3. Family history of COPD – Lung capacity can be related to each member of the family, if someone has a weak lung, assess for other members of the family.
  4. Occupational history – exposure to dust, chemicals and pollution can affect the lung capacity

II. Nursing Diagnosis:

  1. Ineffective airway clearance related to exposure to smoke.
  2. Impaired gas exchange related to decreased oxygen supply.
  3. Activity intolerance related to decreased oxygen capacity of the lungs.

III. Nursing Outcomes:

  1. The patient will be able to achieve clear and patent airway.
  2. The patient will be able to improve the oxygenation status as manifested by good oxygen perfusion on the tissues.
  3. The patient will be able to tolerate daily activities without episodes of dyspnea or respiratory distress.

IV. Nursing Care Plan / Nursing Intervention – Chronic Obstructive Pulmonary Disease

  1. Independent nursing activities:
    – Monitor the patient closely in your care.
    – Assist the patient to perform daily activities with lesser energy expenditure.
    – Note for signs of hypoxia such as air hunger, change in sensorium, use of accessory muscles in breathing, orthopneic breathing, cold and clammy extremities
    – Counsel for the need of smoking cessation and assess for presence of knowledge gaps and eventual change of habits if the patient has trouble with smoking.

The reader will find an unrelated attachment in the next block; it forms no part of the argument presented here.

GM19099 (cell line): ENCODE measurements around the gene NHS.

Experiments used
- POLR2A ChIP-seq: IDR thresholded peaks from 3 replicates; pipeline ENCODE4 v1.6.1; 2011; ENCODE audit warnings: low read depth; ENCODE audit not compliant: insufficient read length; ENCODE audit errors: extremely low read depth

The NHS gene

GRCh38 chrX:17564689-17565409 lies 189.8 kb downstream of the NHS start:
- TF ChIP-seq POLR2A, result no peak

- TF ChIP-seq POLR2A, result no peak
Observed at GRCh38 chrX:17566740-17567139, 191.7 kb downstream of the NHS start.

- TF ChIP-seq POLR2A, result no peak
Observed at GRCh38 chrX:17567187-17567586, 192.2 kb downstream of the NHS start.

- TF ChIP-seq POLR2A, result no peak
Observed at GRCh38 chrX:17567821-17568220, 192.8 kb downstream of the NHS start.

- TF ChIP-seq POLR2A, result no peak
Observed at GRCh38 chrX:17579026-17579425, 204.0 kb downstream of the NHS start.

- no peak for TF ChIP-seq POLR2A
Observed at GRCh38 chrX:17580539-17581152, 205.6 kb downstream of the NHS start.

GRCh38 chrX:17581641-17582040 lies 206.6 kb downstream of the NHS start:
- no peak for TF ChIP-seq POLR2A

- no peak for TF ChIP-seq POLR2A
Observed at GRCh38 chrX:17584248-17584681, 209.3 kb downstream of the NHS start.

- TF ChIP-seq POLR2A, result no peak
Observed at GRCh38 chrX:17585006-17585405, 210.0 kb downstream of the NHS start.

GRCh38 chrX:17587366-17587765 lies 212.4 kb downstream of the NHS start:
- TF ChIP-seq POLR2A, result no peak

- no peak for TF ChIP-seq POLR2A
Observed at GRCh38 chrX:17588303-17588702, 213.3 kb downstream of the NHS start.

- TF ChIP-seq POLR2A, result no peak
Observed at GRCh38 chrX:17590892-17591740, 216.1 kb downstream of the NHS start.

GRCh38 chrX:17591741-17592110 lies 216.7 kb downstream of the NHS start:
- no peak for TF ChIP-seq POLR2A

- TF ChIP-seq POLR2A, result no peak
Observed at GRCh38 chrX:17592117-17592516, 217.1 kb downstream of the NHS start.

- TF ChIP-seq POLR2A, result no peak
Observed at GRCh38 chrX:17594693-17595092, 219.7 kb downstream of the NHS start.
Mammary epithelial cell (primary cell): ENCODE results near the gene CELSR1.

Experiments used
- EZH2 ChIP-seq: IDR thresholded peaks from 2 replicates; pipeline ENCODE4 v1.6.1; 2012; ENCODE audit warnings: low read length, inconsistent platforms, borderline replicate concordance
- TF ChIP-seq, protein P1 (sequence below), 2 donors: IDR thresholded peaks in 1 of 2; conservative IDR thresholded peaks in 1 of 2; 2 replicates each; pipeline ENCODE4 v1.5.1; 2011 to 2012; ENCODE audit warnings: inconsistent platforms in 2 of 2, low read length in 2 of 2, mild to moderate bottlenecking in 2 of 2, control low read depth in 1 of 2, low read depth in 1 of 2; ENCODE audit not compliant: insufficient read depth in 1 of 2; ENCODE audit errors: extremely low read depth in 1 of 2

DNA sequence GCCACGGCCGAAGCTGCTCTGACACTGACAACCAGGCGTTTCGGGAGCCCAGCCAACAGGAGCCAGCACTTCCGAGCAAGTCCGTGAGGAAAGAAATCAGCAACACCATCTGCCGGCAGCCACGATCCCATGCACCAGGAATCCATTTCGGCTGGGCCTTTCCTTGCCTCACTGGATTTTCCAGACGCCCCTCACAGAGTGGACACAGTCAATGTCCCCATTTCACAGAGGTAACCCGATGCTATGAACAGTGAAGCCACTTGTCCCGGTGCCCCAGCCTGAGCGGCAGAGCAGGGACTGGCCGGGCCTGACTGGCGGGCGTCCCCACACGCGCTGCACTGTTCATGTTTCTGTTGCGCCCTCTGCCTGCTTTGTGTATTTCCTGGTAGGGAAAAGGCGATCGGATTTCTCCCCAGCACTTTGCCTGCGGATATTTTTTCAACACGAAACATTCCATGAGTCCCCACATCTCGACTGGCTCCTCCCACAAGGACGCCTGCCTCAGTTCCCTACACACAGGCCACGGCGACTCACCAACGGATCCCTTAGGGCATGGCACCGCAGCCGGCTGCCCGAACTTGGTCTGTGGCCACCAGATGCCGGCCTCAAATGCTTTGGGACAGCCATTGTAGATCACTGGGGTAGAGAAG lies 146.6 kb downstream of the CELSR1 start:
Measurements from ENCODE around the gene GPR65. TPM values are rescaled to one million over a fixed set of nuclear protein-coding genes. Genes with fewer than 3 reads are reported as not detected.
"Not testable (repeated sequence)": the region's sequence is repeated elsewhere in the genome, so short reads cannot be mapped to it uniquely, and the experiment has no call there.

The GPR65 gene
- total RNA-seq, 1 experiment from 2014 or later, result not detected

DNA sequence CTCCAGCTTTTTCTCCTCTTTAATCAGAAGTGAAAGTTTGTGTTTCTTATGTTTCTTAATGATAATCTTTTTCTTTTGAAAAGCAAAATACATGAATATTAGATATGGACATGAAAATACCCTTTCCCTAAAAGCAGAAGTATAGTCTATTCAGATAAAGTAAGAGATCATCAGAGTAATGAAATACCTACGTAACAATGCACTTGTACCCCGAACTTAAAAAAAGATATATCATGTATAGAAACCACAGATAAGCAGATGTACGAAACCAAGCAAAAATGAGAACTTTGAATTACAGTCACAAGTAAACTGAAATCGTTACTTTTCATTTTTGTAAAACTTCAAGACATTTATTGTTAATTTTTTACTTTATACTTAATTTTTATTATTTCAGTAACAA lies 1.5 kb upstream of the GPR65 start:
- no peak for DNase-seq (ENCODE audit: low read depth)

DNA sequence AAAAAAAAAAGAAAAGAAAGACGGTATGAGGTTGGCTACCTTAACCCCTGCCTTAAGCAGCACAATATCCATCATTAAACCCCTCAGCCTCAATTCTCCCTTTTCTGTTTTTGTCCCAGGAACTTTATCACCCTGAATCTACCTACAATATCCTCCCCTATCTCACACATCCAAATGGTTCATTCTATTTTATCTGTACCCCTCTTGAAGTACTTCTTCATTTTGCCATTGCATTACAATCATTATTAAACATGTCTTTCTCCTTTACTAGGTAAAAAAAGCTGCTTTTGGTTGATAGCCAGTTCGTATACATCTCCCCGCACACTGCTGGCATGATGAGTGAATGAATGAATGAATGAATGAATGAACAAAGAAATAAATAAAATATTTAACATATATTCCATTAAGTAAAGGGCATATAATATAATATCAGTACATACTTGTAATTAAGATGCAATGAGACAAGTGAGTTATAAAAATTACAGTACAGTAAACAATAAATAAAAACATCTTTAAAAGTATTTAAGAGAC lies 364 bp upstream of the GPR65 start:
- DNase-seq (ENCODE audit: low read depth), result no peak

2. Dependent nursing activities:
    – Follow proper timing for medications especially for antibiotics in order to achieve the maximal reduction effect of antibiotics if COPD is accompanied with infection as well as in giving bronchodilators, mucolytic agents and corticosteroids.
    – Document the response of the patient to pharmacologic therapies
  3. Collaborative nursing activities:
    – Assist the patient during spirometry.
    – Assess for knowledge about the procedures before the actual session.
    – Coordinate the schedule of each member of the health care team in order to reduce the energy expenditure of the patient thus preventing undue fatigue.

V. Nursing Evaluation:

Daily monitoring of pulmonary function must be done. Patients with COPD may need much assistance as much as possible in terms of oxygenation, moving around and all basic needs a patient have.
Assess for sterility and cleanliness of the bedside in order to make sure control of infection or allergic reactions.

Patients who are intubated may need proper turning from time to time in order to prevent stasis and bed sores. If conscious, a bell or white board may be needed in order to communicate their needs to the folks and to the nurse on duty.

References:

  • Global Initiative for Chronic Obstructive Lung Disease – 2014 Update
  • Lippincott’s Review Series – Medical and Surgical Nursing
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Writing is an integral part of my nursing career. It is my way to reach more people and empower them with the roles of nurses. Currently, I'm working as a nurse in a private hospital specifically in the Emergency Room. Emergency nursing is my forte.